- AVB I/O is worth mentioning on its own as, I think, it's much more flexible than traditional point-to-point digital audio interfaces: SPDIF and USB.
- DSP with some basic EQ functionality, as I wrote in the earlier post on the speaker system setup, it's enough for some basic corrections, however it is incapable of "serious" linear phase processing, which is done on Mac.
As for the functionality where UltraLite falls short, Reaper DAW running on Mac Mini helps to fill in the gaps. Here I can run linear phase FIR filters, linear phase equalizers, crossfeed and reverberation for headphones, and create arbitrary audio delays for synchronizing audio outputs. Note that although Mac Mini isn't a fanless computer, it stays perfectly quiet while running all this processing. Only sometimes does it briefly turn on the fan—this sounds like a loud exhale—and then keeps itself silent for awhile.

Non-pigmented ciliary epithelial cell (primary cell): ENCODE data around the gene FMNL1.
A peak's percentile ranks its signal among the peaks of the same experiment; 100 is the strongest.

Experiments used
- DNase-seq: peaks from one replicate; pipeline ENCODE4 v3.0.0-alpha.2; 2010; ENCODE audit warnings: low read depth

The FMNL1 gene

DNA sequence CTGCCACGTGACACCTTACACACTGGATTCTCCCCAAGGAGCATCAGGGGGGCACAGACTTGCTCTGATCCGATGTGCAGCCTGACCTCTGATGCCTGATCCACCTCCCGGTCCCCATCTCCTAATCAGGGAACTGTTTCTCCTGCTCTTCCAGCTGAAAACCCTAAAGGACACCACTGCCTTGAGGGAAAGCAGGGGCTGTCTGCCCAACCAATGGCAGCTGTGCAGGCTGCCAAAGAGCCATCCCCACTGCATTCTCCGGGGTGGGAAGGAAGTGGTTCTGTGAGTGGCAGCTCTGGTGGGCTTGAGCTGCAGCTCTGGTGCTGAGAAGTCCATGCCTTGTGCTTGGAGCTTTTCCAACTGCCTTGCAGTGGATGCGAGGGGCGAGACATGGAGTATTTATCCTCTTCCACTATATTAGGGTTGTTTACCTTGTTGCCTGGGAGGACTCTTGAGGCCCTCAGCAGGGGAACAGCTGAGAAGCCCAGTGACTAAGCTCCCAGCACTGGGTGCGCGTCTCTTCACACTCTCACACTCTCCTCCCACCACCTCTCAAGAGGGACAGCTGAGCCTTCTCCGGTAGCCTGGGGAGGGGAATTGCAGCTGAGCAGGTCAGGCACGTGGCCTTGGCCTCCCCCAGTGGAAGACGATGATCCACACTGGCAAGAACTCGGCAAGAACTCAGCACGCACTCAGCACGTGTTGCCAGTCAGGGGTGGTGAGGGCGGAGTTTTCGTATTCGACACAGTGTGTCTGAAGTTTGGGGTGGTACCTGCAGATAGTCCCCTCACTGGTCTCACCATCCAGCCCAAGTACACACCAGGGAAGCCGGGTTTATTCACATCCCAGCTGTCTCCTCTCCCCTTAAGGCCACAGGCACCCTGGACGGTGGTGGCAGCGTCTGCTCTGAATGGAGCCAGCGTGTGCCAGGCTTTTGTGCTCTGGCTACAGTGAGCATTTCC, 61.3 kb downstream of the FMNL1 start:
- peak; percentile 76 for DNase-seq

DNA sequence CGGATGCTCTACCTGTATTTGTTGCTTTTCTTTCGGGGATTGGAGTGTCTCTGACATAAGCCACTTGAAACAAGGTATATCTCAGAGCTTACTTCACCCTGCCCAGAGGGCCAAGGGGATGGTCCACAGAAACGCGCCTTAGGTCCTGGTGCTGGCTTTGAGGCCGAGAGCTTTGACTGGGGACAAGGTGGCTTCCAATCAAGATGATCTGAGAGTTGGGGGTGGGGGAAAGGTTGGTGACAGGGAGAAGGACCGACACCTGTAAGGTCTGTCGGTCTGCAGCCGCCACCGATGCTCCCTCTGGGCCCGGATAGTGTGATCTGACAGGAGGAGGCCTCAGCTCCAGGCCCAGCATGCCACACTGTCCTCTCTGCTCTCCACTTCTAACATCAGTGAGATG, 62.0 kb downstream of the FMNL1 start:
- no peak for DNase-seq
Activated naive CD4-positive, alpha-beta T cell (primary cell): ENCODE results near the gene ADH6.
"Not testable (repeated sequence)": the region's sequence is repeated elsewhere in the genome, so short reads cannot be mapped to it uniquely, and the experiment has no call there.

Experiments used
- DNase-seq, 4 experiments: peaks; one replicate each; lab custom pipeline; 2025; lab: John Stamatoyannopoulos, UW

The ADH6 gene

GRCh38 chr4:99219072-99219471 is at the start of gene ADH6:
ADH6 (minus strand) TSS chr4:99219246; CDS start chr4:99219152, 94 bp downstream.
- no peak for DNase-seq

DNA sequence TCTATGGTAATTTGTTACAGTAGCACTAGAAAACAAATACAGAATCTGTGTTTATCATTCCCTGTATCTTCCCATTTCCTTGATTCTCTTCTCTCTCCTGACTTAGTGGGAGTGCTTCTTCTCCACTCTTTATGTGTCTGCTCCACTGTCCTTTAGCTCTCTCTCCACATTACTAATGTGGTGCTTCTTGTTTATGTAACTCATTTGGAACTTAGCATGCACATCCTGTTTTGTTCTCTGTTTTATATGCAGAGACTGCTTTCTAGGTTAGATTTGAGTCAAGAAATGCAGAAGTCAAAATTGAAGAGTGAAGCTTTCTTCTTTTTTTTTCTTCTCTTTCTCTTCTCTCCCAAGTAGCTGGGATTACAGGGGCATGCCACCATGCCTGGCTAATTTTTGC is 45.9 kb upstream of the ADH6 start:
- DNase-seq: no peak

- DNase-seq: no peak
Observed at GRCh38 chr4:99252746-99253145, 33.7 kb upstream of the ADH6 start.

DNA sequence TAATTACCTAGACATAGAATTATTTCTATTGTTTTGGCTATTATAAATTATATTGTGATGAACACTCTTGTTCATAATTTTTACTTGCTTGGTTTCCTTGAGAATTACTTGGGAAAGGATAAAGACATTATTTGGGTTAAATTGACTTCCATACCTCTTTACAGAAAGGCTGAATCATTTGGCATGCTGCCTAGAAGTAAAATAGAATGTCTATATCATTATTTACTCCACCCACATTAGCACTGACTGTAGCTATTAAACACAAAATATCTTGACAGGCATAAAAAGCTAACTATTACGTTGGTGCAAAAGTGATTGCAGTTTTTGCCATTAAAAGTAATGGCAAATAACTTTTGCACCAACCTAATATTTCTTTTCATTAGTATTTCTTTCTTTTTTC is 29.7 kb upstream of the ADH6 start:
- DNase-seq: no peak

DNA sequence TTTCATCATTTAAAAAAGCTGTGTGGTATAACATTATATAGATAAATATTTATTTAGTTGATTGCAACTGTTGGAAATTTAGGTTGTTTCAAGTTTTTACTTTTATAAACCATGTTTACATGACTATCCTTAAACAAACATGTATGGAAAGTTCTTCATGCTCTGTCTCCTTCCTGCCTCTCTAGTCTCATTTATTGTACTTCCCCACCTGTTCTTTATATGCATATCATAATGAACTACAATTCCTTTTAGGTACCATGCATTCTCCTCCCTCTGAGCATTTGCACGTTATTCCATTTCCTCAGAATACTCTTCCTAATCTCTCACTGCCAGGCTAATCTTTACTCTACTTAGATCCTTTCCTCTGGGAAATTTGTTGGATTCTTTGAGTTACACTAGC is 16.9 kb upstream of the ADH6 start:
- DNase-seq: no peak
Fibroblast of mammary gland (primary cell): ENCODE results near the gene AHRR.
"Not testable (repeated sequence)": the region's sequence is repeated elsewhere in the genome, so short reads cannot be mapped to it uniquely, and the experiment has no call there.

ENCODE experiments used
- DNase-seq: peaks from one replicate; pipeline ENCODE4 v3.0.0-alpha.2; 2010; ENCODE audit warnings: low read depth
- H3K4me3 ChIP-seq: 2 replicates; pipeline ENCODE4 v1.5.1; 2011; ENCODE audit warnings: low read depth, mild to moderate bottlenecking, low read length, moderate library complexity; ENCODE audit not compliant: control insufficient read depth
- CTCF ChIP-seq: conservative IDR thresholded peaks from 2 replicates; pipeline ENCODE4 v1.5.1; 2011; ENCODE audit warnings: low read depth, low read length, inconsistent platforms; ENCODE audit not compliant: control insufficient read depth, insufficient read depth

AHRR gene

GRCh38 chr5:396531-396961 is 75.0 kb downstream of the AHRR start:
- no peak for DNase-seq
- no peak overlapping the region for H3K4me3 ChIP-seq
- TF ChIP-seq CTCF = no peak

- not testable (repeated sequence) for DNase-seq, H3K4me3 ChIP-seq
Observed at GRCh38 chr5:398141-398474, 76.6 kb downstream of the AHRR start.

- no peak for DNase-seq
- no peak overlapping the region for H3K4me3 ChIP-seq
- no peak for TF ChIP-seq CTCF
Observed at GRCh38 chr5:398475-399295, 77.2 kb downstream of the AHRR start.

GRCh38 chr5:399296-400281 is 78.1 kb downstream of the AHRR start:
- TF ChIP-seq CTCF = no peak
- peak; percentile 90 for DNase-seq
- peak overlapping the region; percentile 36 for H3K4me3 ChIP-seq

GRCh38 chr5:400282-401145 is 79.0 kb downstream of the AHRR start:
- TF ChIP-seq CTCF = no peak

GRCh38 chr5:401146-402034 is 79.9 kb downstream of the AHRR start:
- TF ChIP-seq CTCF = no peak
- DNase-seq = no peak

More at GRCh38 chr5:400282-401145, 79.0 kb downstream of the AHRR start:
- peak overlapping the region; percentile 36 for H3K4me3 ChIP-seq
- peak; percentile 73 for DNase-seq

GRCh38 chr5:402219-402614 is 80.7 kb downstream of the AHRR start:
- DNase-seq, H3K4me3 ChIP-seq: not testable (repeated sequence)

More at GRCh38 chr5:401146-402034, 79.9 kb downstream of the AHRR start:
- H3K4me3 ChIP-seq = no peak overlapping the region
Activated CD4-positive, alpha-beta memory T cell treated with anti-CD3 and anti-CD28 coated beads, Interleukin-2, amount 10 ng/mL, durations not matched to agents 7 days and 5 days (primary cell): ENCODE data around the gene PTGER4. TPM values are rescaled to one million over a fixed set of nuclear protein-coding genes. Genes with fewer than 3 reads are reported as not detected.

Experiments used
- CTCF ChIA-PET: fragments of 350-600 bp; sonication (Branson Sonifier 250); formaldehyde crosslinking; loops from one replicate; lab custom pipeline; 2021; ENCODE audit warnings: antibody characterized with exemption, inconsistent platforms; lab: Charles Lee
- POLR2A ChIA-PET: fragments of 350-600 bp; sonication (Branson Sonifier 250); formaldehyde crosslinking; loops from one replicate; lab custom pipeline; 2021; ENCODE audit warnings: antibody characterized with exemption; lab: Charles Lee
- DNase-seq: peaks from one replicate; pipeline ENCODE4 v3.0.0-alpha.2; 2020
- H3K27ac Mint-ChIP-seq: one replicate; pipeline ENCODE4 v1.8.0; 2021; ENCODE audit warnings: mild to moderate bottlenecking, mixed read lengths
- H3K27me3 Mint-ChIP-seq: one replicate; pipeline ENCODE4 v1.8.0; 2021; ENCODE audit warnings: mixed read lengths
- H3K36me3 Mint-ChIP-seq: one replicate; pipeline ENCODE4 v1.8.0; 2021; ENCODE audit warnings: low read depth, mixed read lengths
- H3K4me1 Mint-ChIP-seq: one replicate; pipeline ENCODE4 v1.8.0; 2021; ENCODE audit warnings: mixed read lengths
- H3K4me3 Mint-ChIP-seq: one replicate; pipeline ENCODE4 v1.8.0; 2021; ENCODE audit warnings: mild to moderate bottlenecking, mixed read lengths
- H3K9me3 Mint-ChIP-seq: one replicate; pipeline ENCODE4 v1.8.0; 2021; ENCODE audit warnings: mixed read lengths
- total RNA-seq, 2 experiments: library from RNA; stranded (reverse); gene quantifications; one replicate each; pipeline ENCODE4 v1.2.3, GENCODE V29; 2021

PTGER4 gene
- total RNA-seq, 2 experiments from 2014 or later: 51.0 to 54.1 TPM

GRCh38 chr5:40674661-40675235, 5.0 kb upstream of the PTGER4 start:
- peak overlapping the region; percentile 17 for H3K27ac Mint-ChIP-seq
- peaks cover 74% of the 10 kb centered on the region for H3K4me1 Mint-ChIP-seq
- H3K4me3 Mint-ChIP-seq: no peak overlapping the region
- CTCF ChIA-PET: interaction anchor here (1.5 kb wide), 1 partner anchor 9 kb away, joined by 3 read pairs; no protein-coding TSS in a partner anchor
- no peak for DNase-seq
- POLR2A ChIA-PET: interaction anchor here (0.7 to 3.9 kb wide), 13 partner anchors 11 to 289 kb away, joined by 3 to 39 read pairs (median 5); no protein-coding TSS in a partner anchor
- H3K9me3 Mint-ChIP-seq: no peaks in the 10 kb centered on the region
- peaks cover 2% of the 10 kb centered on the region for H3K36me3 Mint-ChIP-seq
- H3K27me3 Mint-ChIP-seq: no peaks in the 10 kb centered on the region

Having AVB input is nice as it allows using other computers for providing audio. Although Mac Mini runs Reaper alone with no glitches, launching a web browser inevitably introduces them—modern browsers are very heavy CPU-wise and perform a lot of disk I/O. That's why whenever I have to use a browser-based streaming client, I prefer to run it on a separate computer or a mobile device. The beauty of AVB is that, on Mac at least, one does not need to use any extra hardware audio interfaces, the only thing that is needed is a Thunderbolt to Ethernet dongle.
I also use UltraLite as a DAC—it has 8 line level outputs. Despite that interfaces by MOTU are considerably cheaper than functionally equivalent interfaces from RME, the quality of their analog outputs are on par, if not better. For example, below is a comparison of THD+N measurement for 0 dBFS 1 kHz tone, at +13 dBu of UltraLite's line out vs the line out of RME FireFace UCX (1st gen), both interfaces running at 48 kHz sampling rate, as measured by E-MU 0404 (this is to eliminate any possible bias when the card is measuring itself via an analog loopback):